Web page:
Diets with different protein levels (400, 440, 480, 520 and 560g [kg.sup.-1]) were tested in three experiments with completely randomized designs consisting of five treatments and four replicates (20 experimental units).

Rations were produced in a commercial feed mill, and the same ingredients were used in each (Table 1). Rations were extruded, isocaloric and isolipidic and had the same premix formulation and pellet diameter (2.5mm). Titanium dioxide was used as the external indicator and was added as 1% of the diets (TITGEMEYER et al., 2001).

Experiment 1: Protein Retention Rate

A total of 200 juvenile fat nook (27.02[+ or -]0.27g) were randomly distributed into 20 500-L polyethylene tanks (density of 0.7g [L.sup.-1]) that were maintained with filtered and sterilized sea water, constant aeration with compressors and a temperature of 28[degrees]C that was controlled by a 400W thermostat; 50% of the tank water volume was renewed daily. The mean water quality parameter values were as follows: temperature (27.2[+ or -]1.2[degrees]C), dissolved oxygen (8.4[+ or -]0.33mg [L.sup.-1]), salinity (32.3[+ or -]1.1 ppt), pH (7.53[+ or - ]0.5) and total ammonia (0.24[+ or -]0.04mg [L.sup.-1]). Each day for 60 days, fish were fed at 2% of their total biomass, which was divided into two meals (8am and 4pm).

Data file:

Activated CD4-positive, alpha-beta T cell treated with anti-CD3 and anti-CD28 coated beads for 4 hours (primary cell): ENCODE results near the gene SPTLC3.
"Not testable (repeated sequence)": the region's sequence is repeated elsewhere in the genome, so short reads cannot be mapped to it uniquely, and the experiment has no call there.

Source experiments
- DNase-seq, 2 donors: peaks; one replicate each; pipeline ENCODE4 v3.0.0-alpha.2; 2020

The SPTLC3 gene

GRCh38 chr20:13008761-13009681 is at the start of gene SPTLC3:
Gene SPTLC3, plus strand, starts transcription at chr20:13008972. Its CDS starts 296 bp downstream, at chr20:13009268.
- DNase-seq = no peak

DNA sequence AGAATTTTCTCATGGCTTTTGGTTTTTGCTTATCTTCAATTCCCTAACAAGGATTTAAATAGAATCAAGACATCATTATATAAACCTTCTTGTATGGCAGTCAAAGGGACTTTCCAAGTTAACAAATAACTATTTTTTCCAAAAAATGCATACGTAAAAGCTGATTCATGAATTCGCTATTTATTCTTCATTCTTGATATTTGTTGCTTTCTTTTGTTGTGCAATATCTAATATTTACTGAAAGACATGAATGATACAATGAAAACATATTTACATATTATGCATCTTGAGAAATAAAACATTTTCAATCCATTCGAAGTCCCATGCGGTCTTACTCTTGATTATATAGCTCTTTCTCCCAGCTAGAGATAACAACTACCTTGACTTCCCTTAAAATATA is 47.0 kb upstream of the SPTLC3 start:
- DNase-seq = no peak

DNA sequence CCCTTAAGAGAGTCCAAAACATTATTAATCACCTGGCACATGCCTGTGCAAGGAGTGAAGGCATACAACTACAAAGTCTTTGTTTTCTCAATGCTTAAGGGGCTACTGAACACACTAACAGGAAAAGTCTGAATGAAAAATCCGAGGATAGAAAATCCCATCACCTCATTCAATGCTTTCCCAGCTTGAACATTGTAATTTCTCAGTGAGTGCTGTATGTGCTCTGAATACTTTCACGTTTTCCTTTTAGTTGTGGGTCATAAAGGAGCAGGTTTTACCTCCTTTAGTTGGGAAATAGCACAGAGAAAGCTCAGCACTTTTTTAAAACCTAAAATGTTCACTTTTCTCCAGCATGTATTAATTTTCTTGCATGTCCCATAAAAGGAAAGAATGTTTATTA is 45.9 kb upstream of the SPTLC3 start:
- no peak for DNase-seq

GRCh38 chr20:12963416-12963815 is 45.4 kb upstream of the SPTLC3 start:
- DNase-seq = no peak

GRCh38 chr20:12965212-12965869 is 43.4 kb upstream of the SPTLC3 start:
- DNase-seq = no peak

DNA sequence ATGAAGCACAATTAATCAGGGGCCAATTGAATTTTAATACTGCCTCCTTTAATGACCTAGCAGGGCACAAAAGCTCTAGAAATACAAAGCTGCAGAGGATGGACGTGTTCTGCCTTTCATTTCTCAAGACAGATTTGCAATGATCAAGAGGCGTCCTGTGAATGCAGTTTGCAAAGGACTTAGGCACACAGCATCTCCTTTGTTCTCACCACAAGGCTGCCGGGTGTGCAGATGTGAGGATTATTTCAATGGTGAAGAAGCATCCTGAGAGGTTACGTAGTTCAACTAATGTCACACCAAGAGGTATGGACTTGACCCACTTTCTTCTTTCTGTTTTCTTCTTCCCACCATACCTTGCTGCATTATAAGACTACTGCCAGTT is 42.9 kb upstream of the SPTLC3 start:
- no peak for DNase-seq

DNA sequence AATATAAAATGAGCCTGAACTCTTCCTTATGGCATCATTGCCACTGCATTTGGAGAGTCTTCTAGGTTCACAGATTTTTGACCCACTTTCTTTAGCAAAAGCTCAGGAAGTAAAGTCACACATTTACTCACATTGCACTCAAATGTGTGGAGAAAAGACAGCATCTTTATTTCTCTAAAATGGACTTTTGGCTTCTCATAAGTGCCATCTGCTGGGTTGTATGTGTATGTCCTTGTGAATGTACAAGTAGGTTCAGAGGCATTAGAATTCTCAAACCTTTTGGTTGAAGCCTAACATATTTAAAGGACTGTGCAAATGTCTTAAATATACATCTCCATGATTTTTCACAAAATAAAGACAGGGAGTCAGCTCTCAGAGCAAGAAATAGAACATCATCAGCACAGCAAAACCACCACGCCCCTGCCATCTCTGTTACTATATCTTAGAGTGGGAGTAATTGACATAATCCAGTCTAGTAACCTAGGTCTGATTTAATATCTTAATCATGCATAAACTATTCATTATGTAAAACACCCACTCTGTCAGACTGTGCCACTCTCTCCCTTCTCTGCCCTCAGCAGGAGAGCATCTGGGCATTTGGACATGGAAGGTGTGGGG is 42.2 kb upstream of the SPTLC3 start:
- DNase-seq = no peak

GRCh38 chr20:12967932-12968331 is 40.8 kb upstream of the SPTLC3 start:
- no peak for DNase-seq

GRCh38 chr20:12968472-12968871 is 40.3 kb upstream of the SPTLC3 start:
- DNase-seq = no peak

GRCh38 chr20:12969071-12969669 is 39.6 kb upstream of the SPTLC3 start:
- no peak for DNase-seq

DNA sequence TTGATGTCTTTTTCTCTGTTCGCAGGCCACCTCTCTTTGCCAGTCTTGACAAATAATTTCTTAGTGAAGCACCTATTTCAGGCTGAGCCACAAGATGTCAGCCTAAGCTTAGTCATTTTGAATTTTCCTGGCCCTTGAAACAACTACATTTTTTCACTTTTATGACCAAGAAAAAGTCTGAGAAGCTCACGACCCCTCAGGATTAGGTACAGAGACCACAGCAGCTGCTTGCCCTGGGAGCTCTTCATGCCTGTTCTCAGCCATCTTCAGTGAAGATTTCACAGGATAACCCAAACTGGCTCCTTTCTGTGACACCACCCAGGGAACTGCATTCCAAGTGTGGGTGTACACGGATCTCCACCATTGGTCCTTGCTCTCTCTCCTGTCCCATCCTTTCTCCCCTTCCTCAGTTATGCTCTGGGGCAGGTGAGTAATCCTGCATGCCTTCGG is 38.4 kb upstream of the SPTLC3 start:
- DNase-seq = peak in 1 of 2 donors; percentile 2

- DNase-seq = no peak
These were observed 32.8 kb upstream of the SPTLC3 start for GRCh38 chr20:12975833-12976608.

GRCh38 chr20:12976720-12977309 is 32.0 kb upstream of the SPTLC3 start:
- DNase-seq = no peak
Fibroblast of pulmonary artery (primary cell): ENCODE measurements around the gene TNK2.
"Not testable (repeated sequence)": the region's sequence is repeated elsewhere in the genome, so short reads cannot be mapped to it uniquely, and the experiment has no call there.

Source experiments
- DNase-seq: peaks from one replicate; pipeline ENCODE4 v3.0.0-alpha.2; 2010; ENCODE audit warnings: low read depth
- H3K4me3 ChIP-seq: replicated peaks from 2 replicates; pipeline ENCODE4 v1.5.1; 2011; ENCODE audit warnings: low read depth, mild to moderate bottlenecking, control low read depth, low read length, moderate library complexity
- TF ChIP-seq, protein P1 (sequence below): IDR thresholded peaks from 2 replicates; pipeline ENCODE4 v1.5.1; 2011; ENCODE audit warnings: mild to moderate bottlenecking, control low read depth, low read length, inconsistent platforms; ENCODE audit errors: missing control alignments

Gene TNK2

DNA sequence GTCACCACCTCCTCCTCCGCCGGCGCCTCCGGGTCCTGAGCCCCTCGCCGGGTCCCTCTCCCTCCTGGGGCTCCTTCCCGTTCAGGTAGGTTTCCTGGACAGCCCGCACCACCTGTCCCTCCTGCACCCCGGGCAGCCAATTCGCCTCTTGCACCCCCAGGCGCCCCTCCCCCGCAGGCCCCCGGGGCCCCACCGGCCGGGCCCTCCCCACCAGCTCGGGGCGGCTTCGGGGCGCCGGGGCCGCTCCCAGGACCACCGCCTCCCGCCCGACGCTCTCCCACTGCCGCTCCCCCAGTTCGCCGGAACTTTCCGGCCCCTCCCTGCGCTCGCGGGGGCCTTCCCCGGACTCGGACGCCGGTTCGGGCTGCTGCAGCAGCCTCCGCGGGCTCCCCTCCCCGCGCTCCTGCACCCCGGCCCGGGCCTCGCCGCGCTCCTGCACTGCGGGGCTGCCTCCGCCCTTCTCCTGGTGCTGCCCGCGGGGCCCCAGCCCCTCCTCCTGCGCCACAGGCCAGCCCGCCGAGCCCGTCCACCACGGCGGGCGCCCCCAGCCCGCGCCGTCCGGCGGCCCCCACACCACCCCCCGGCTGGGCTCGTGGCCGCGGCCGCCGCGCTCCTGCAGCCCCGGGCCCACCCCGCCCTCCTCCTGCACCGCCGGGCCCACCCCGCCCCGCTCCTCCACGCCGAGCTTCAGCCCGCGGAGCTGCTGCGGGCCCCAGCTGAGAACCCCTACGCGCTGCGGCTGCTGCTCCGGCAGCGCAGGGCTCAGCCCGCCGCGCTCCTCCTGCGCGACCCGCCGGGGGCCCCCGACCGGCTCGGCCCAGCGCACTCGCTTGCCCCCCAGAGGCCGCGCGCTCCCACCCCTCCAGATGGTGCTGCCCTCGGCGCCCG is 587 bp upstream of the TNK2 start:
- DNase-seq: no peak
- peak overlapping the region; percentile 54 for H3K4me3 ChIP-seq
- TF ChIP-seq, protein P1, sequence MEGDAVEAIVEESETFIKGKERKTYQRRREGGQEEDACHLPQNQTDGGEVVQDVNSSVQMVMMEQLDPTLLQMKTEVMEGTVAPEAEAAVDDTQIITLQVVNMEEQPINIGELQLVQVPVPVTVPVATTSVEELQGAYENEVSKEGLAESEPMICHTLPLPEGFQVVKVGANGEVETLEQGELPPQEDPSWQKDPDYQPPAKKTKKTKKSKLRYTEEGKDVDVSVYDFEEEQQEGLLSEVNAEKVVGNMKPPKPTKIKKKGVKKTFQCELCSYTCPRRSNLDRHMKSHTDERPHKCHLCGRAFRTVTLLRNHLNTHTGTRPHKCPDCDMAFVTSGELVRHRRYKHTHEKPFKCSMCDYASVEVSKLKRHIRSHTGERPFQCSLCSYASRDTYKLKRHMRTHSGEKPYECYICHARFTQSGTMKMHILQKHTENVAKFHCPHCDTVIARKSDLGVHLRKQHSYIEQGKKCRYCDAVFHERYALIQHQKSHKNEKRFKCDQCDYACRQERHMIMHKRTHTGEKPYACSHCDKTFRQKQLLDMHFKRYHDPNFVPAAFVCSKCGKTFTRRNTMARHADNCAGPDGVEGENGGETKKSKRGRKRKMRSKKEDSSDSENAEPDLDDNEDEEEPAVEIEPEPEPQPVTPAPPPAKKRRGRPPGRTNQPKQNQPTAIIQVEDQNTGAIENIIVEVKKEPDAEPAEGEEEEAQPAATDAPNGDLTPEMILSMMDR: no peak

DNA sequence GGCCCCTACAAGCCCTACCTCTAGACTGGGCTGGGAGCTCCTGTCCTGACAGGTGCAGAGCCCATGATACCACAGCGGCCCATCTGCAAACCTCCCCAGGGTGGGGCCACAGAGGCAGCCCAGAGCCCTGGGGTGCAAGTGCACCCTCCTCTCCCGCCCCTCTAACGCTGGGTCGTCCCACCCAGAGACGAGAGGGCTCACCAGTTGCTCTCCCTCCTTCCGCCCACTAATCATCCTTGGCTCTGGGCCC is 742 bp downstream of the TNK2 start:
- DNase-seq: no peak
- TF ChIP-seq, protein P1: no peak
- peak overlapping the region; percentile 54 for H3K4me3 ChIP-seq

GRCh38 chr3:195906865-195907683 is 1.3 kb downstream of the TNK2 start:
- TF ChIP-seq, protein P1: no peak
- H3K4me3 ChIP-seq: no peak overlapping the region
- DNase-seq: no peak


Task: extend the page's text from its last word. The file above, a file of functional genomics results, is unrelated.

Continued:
At the beginning and end of the experiment, 100% of the fish were fasted for 24h and then anesthetized with benzocaine (50mg [L.sup.-1]) for biometric analysis. Body tissues of a sample of four animals per replicate were analyzed, and these fish were euthanized by benzocaine overdose (200mg [L.sup.-1]) and frozen for subsequent protein quantification according to the method described by the Association of Official Analytical Chemists (AOAC, 2000). The apparent protein retention rate (APRR) was calculated using the formula: APRR (%) = [(Wf x BPf) - (Wi x BPi) / TPC] x 100, where Wf = final weight; BPf = final body protein; Wi = initial weight; BPi = initial body protein; TPC = total protein consumption.

Experiment 2: Ammonia Excretion

Following the first experiment, nine juvenile fat snook (38.28[+ or -]1.07g) remained in each of the 20 experimental tanks for one week for adaptation, and the water volume was adjusted so that each tank maintained a density of 2g [L.sup.-1]. As above, the seawater for tanks was filtered and sterilized; 50% of its volume was changed daily; and aeration was performed using compressors.